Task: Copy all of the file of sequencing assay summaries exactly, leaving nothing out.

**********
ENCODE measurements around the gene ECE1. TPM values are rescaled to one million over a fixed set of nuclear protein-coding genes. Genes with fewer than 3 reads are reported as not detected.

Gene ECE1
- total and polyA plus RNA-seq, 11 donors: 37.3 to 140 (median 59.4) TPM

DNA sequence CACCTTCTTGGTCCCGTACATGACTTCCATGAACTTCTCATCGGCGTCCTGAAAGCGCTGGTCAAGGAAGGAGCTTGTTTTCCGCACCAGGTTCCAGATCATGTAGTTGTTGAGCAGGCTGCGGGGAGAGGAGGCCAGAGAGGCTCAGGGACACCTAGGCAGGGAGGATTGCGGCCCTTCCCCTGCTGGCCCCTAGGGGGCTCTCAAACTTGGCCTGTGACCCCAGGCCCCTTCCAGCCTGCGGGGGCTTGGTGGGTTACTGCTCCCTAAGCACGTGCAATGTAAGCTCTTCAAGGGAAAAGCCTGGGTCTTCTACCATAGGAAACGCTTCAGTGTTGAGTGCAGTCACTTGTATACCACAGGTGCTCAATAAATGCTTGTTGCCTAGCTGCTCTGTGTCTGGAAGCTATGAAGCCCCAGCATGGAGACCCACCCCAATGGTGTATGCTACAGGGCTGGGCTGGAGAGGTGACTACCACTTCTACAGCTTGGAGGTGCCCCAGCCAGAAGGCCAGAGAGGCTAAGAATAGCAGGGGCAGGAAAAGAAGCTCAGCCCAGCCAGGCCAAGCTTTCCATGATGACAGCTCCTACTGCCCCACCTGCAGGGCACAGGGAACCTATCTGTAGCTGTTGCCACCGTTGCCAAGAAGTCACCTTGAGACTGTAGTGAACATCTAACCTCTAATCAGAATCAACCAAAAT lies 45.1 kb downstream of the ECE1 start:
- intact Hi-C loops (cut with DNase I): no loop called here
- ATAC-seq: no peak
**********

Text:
ENCODE measurements around the gene ECE1. TPM values are rescaled to one million over a fixed set of nuclear protein-coding genes. Genes with fewer than 3 reads are reported as not detected.

Gene ECE1
- total and polyA plus RNA-seq, 11 donors: 37.3 to 140 (median 59.4) TPM

DNA sequence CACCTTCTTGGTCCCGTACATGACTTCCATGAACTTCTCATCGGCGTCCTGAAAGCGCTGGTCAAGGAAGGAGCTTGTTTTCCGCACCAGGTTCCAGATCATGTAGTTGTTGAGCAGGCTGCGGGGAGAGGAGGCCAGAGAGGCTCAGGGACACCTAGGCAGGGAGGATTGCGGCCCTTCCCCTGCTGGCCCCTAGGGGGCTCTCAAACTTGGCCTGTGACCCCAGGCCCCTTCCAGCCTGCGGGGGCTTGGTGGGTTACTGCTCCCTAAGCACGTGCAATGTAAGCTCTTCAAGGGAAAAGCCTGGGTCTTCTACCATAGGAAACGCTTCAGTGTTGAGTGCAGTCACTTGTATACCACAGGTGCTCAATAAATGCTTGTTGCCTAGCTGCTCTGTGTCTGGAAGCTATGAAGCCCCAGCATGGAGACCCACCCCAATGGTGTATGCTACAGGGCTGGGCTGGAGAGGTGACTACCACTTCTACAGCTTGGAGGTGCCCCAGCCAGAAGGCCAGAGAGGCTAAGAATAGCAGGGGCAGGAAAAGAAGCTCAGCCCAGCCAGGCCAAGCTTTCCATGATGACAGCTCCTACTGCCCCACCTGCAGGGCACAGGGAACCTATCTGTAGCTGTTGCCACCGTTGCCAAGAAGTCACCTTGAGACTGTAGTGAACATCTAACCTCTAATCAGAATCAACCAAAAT lies 45.1 kb downstream of the ECE1 start:
- intact Hi-C loops (cut with DNase I): no loop called here
- ATAC-seq: no peak